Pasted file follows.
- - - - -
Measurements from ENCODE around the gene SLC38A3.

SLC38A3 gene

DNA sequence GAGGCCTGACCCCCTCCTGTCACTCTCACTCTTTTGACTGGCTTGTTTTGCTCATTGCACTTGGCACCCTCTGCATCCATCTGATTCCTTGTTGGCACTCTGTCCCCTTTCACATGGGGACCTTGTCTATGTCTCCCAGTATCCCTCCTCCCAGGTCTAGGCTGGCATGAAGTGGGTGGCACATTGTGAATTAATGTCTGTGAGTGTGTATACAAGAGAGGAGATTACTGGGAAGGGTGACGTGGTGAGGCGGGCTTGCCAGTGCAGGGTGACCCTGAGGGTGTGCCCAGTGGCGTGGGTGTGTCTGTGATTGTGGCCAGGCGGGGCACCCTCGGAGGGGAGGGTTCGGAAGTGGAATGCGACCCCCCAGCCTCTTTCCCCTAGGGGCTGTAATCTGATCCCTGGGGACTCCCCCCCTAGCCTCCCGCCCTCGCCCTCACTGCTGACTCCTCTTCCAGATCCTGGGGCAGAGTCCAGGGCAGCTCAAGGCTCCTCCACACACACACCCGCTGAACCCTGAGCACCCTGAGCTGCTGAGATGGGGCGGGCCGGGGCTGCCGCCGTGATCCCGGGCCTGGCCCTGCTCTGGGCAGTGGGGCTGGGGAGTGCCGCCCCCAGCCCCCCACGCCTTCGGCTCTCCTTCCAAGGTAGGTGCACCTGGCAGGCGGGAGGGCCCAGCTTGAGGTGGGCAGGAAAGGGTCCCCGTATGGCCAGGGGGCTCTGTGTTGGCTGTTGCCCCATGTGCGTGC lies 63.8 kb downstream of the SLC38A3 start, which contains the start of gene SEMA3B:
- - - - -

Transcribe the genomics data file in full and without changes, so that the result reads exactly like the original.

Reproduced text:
Measurements from ENCODE around the gene SLC38A3.

SLC38A3 gene

DNA sequence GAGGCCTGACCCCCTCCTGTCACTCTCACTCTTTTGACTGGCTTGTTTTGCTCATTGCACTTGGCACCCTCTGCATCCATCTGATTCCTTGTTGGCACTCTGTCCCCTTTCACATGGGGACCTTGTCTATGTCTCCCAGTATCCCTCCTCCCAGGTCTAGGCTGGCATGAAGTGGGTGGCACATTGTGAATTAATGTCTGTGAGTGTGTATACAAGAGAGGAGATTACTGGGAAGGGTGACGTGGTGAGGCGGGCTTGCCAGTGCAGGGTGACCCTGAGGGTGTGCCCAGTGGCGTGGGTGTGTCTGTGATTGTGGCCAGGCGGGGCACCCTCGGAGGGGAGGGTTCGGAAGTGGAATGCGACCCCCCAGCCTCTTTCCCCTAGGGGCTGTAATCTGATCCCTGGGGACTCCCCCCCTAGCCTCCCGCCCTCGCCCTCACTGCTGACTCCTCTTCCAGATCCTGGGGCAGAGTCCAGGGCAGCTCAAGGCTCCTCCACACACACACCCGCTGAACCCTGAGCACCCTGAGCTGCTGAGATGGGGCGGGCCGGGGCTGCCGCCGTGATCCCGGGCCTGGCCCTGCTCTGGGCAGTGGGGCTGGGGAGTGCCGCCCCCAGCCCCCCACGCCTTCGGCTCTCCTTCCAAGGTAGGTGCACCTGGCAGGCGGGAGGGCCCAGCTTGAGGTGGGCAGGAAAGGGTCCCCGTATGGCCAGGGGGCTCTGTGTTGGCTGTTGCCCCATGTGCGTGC lies 63.8 kb downstream of the SLC38A3 start, which contains the start of gene SEMA3B: